“You’re talking about a milestone of 600, which is a great milestone,” Mays said. “The pressure’s there. It’s just that, once he hits it, he’s going to relax and he’s going to go forward.”

    On Sept. 22, 1969, Mays drilled his 600th homer off Mike Corkins before 4,779 fans in San Diego. Yes, less than 5,000 people saw Mays become the second player to ever reach 600 homers. It was a pinch-hit homer, which I didn’t know and which Mays chided me for not knowing. Mays said he felt more stress trying to hit his 512th homer to surpass Mel Ott, the former Giant, than he did in chasing 600.

    “Pressure was 512, Mel Ott,” Mays said. “I was trying to break Mel Ott’s record and it took me about two weeks to get a homer off Claude Osteen. I didn’t think 600 was a big deal. At the time, people didn’t talk about it like they are talking about it now.”

    I wanted to talk to Mays about other things. Barry Bonds, who is May’s godson and is the all-time home run leader with 762, has been suspected of using steroids. I asked Mays how he felt about players like Rodriguez, who has acknowledged that he used performance enhancing drugs, moving up the all-time home run list. Mays dismissed the question.

    “Wait a minute, we’re not going to do a book here,” Mays said. “You’re talking about two different things. It’s not a book.”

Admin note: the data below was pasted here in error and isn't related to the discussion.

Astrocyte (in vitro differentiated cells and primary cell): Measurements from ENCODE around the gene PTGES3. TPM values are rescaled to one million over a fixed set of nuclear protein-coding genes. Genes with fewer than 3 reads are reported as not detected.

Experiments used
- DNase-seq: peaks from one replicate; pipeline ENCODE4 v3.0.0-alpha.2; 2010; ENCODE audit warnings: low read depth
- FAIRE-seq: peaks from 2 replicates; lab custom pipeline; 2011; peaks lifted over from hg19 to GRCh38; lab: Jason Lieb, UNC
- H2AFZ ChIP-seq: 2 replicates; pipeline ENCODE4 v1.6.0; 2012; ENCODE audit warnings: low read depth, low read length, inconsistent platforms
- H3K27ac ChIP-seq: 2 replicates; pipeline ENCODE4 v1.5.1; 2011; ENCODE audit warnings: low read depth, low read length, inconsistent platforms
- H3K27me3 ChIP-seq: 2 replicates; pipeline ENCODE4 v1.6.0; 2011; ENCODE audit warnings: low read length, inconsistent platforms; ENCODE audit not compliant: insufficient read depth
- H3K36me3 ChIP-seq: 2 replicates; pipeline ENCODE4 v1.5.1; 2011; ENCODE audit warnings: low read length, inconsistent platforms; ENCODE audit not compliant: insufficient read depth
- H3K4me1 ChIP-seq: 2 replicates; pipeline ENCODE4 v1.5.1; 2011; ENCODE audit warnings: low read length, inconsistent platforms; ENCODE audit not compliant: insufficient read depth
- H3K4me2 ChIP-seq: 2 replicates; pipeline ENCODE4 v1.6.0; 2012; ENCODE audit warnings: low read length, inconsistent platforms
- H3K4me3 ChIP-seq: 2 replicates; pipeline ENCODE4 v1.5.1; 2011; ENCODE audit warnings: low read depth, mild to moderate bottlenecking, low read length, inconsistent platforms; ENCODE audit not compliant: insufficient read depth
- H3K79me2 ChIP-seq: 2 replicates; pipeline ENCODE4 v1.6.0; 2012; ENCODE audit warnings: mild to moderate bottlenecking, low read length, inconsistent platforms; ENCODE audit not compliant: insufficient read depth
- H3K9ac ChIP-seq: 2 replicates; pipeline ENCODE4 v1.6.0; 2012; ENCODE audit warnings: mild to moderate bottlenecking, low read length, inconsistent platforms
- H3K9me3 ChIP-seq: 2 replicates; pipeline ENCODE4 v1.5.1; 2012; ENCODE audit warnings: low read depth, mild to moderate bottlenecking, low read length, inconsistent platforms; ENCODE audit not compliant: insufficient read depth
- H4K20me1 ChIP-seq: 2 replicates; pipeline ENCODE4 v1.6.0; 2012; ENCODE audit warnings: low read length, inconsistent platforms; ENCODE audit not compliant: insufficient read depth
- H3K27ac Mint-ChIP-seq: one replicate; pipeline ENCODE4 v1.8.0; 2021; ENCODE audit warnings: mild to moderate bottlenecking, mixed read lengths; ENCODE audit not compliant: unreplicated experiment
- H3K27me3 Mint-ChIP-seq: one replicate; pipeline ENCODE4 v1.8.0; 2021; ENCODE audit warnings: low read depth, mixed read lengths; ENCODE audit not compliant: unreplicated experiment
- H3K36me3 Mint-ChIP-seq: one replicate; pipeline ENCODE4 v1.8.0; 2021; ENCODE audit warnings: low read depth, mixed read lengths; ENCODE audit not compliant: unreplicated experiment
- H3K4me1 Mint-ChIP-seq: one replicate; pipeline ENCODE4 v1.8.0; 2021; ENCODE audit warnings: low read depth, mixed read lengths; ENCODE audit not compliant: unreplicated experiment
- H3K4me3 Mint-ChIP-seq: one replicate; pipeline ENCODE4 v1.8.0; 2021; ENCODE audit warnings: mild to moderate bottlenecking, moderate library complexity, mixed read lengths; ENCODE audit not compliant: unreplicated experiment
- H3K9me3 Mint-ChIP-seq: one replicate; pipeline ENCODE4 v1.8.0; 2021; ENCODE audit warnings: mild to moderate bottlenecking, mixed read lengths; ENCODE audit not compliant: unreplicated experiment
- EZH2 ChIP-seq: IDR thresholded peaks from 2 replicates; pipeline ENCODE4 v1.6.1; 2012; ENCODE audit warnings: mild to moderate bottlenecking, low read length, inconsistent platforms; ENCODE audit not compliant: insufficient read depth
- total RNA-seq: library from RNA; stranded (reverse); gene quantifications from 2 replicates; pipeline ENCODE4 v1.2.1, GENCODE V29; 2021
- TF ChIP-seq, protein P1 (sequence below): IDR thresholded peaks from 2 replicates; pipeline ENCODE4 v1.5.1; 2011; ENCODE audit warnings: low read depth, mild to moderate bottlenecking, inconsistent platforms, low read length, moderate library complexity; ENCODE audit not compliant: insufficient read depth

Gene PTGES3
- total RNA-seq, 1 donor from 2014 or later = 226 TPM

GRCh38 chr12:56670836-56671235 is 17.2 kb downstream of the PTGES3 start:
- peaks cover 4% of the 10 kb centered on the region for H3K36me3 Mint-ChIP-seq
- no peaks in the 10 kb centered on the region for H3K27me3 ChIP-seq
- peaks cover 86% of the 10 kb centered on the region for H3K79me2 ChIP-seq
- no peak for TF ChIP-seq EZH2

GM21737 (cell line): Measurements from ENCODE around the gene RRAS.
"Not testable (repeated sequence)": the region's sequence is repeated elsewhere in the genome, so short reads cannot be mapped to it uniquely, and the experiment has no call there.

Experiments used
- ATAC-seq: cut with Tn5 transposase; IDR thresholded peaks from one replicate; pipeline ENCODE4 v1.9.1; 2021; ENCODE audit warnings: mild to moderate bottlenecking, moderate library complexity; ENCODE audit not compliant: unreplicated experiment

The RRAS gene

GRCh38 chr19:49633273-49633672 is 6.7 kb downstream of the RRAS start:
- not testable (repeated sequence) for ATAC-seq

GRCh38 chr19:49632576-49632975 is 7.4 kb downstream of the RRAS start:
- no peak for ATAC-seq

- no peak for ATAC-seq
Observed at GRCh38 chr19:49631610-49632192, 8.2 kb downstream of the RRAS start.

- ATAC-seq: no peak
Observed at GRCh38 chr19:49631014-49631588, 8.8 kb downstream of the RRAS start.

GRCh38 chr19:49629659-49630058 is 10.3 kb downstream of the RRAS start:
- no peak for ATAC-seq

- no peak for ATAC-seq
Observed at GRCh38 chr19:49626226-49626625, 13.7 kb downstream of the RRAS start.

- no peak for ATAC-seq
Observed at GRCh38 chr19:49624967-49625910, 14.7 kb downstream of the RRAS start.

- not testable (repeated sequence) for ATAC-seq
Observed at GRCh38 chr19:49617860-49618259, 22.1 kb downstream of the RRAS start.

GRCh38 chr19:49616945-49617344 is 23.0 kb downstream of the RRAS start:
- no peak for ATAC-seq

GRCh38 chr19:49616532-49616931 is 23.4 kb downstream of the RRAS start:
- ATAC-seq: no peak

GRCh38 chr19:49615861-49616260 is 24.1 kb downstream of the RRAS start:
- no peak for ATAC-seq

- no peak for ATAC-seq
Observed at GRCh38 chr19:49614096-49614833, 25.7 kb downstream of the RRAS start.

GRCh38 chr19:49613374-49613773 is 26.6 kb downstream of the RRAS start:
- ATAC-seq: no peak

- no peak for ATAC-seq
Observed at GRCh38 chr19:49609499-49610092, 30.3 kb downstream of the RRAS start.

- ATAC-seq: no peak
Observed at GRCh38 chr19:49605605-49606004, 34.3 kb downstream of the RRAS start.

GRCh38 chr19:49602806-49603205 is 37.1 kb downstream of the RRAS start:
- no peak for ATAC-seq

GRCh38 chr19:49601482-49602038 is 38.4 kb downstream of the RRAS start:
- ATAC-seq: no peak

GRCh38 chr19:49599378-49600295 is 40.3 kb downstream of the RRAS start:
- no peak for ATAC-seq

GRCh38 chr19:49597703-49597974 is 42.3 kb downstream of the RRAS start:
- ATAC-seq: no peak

It wasn’t a book. It was one man with 660 homers talking about another man who was trying to get to 600. Soon enough, Rodriguez will get to 600. Then Rodriguez will target the six home run hitters in front of him, including Mays and Bonds.

    3.7 (1 Ratings)

    The Boss' presence to hover over Old-Timers' Day

    Saturday, July 17, 2010, 10:26 AM [General]

    George Steinbrenner's presence will hover over Old-Timers' Day at Yankee Stadium today, as it should. There will be hundreds, maybe thousands, of stories told about the principal owner who passed away on Tuesday. I have one of my own to share and, fittingly, it happened on an Old-Timers' Day.

    Ten years ago, I woke up on a Saturday in September to discover that Steinbrenner had groused about three players in an article in The New York Daily News. Steinbrenner expressed skepticism about second baseman Chuck Knoblauch's elbow injury, he said reliever Jeff Nelson should "give us what we want and zip the lip" and he also criticized Mike Stanton, another reliever.

    Because Steinbrenner had squawked, everything changed for the reporters who were working that day. The focus shifted from the Yankees-Twins contest and Old-Timers' Day to securing an interview with Steinbrenner. Since Steinbrenner wasn't at the Stadium, that was challenging. Eventually, he picked up the phone at his horse farm in Ocala, Florida and I wrote about it in The New York Times.

    "Old-Timers' Day is great, but, if we don't get in the playoffs, no one's going to care about Old-Timers' Day," Steinbrenner said. "Anything I'm telling these guys, I'm telling them to try and help the team. It's coming from the owner so they should listen."

    That was vintage Steinbrenner. The Yankees were his team and he didn't care if he angered anyone. He wanted to get his message across, even if he delivered it through the news media. He was disappointed that Knoblauch was sidelined and explained that the Yankees' medical staff uncovered no problems with Knoblauch's elbow. Steinbrenner intimated that Knoblauch was faking the injury because he was burdened by throwing woes. That enraged Knoblauch.